8 Ways to Teach Children to Be “Greener”

It’s our responsibility to help our children learn how to be more environmentally responsible and consciences.  It’s always the perfect time to talk about environmental responsibility– but especially this month, as our Powerful Word is Responsibility. Colleague and “green mommy with girl wonder,” Kirsten Aadahl, takes us through how parents can be educators, mentors, and examples to their children to protect and sustain a healthy planet.The environment is a hot topic today– but like anything, education begins at home.  Please welcome our guest, Kirsten Aadahl.

Dr. Robyn J.A. Silverman

8 Tips for Parents to Help Their Children Become More Eco-Friendly

Welcome Guest Blogger; Kirsten Aadahl

As adults, we all know we should be taking care of our environment more but busy schedules and lifestyles sometimes prevent us from doing what we know is right. The time has long past, though, and as a society we need to take responsibility for the environmental situation we’re in right now. We need to start teaching children what this means so it becomes a natural part of their life. When asked what the best way is to help children learn to “go green”, my simple answer is teach by example.

Before I had my daughter 10 months ago, I was a Special Education, fifth grade teacher for 15 years. Teaching by example, or modeling, was my motto and I still stand by this belief. If you want your children to adopt a more environmentally friendly outlook, you need to show them that you have too. Make sure you present these practices in a way that your child will understand, depending on their age. Help them to see how saving resources impacts their lives and what they can do to make things better. Here are some examples:

  • Recycle: Have bins for recycling outside your home and let your child sort paper, glass and plastic. Recycle toys by asking your child if they know of any younger friends who may want them instead of throwing them in the trash. Recycle clothes by asking your child if you can both pick out items that don’t fit anymore and give them to family members. Do you live near a recycling center? If so, take your child for visit so they can see where all of their hard work goes to and what happens to it.
  • Reuse: Pack your child’s lunch in reusable BPA-free containers. Give them their juice, milk or water in a reusable BPA-free reusable water bottle and help them understand the amount of plastic water bottles the world uses each day that usually aren’t recycled. When products are purchased at a store, help your child generate ideas of how the packaging can be used again for arts and crafts or building, in the case of boxes. Reuse school supplies each year that are still in good shape.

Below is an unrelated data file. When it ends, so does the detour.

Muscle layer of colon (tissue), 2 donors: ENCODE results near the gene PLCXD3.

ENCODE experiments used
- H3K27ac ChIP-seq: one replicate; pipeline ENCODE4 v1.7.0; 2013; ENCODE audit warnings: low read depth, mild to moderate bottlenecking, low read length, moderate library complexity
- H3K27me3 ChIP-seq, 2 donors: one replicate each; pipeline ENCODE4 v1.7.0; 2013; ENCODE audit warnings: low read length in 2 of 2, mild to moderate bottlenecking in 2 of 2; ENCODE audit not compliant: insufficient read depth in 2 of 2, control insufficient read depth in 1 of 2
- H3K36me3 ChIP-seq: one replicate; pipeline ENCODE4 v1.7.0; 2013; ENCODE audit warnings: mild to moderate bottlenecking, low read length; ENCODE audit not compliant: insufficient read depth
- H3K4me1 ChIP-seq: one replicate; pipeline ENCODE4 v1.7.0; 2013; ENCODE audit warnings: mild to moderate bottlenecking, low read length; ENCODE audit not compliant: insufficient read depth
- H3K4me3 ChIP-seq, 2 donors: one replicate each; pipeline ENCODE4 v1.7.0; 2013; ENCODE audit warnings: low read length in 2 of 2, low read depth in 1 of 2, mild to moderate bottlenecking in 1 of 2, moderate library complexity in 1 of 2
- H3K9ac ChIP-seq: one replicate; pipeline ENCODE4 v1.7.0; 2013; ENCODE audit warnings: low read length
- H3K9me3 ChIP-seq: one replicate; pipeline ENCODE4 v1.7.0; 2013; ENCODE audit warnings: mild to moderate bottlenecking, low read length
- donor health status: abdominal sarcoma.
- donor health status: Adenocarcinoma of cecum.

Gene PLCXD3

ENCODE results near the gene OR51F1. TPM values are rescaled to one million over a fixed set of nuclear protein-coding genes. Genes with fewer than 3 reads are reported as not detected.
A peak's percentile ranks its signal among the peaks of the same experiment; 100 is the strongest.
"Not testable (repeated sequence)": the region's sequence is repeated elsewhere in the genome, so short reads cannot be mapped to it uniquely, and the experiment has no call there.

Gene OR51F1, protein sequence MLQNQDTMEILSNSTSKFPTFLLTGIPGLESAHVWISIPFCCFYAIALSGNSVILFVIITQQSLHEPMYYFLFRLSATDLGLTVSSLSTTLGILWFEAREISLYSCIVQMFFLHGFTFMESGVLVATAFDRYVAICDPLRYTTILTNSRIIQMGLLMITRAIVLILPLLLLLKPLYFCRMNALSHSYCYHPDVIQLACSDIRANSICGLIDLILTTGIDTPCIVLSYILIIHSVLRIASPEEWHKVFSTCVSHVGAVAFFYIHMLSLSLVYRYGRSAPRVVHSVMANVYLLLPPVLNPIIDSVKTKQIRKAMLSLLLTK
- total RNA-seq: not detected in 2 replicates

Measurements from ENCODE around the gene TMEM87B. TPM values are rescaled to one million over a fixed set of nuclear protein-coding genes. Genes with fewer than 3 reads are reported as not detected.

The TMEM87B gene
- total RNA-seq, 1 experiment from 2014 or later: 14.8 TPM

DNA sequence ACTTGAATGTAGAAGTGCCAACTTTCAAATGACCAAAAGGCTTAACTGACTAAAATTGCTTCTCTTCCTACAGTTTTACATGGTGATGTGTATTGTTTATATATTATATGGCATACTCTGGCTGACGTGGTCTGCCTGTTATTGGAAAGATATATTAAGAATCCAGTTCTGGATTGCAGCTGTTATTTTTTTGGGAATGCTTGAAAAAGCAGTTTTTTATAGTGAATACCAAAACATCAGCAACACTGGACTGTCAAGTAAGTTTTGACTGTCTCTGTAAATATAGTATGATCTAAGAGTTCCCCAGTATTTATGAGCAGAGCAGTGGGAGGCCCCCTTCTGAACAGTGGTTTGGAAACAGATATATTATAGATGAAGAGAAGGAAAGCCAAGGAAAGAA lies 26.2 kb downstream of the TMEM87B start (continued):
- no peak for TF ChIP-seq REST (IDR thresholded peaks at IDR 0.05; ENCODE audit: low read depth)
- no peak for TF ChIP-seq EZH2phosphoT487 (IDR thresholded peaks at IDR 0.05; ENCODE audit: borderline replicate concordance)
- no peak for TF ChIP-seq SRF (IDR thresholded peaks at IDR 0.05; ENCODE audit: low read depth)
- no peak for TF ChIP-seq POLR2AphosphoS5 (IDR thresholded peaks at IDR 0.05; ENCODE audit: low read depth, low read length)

• Reduce: When you’re out shopping with your child, in addition to using it as a learning experience with math, help them to choose items with less packaging and ones that are more easily recyclable.
  • Use your public library or used book stores: All children should have special books of their own but they should also have a library card if you have a library in your town. Teach your child how borrowing books or buying used books saves trees and resources. Take out books on endangered species and the environment that are geared towards their age group.
  • Ride your bicycle when you can or walk with your child to run errands and explain what pollution is and why the Earth has it.
  • Line dry your washed clothes and let your child help.
  • If you have a backyard, start a compost. Let your child be “in charge” of paying attention to which scraps of food you produce that can be added to it. Plant a garden in the spring with the dirt they’ve helped to make.
  • Save energy: Keep your thermostat at a lower setting in the winter time and wear sweaters instead. Use blankets to snuggle in as you read together or play games.
Teaching your children to be “greener” doesn’t have to be difficult. If you’re an active participant, these principles will become a lifestyle for them, which in turn will help their own generation and generations to come.
BIO: Kirstin is a new mother and former teacher. She can be found at her computer each day, while her Little One sleeps, as she writes on her blog, “Trying To Be Greener: Safer eco-living, one day at a time.”  She can also be found as her alter ego superhero, “The Green Mommy with Girl Wonder”, at “EcoWomen: Protectors of the Planet!”
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Thank you, Kirsten.  Please comment below or ask our guest some questions!
Photo credits:
(1) Jupiter Images
(2) Flickr photo by Chris Gin
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2 Responses

  1. Great tips! I’d like to think I’m not that far off from a green-conscious parent. Still lots of work to do on my part…and I don’t know if I’ll ever get the compost thing down.

  2. Hi Vicki!

    We’ve been slowly but surely making our way through these kinds of green tips– and a few years back it really did make a difference when our family started using the library for all books AS WELL AS magazines. When we’re going on a vacation, we take out several magazines to take to the beach, etc.

    We’ve also become “unpluggers.” I was not raised that way– but now, if the microwave or toaster or whatever are not in use, they’re not plugged in. It’s really no inconvenience for us and we’ve seen our choices reflected in our electricity bill…thank goodness!

    Thanks for your comment-

    Dr. Robyn

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